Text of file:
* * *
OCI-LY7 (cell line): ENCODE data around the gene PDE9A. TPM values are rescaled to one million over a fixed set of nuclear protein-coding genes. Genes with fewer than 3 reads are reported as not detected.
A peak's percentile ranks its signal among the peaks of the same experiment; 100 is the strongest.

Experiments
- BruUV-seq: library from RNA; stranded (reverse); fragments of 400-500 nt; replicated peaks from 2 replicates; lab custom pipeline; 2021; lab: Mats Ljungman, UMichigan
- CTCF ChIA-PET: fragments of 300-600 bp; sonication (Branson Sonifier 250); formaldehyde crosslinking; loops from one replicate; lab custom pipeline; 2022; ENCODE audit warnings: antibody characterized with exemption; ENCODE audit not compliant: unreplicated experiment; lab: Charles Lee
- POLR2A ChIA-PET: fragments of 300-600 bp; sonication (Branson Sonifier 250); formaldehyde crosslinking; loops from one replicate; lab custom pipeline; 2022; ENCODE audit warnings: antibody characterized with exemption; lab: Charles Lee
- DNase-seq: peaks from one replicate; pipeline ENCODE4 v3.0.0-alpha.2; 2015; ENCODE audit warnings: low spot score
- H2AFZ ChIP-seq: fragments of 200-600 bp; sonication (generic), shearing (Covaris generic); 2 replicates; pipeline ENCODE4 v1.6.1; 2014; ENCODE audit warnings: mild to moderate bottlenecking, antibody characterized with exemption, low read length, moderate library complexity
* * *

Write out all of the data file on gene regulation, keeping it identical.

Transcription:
OCI-LY7 (cell line): ENCODE data around the gene PDE9A. TPM values are rescaled to one million over a fixed set of nuclear protein-coding genes. Genes with fewer than 3 reads are reported as not detected.
A peak's percentile ranks its signal among the peaks of the same experiment; 100 is the strongest.

Experiments
- BruUV-seq: library from RNA; stranded (reverse); fragments of 400-500 nt; replicated peaks from 2 replicates; lab custom pipeline; 2021; lab: Mats Ljungman, UMichigan
- CTCF ChIA-PET: fragments of 300-600 bp; sonication (Branson Sonifier 250); formaldehyde crosslinking; loops from one replicate; lab custom pipeline; 2022; ENCODE audit warnings: antibody characterized with exemption; ENCODE audit not compliant: unreplicated experiment; lab: Charles Lee
- POLR2A ChIA-PET: fragments of 300-600 bp; sonication (Branson Sonifier 250); formaldehyde crosslinking; loops from one replicate; lab custom pipeline; 2022; ENCODE audit warnings: antibody characterized with exemption; lab: Charles Lee
- DNase-seq: peaks from one replicate; pipeline ENCODE4 v3.0.0-alpha.2; 2015; ENCODE audit warnings: low spot score
- H2AFZ ChIP-seq: fragments of 200-600 bp; sonication (generic), shearing (Covaris generic); 2 replicates; pipeline ENCODE4 v1.6.1; 2014; ENCODE audit warnings: mild to moderate bottlenecking, antibody characterized with exemption, low read length, moderate library complexity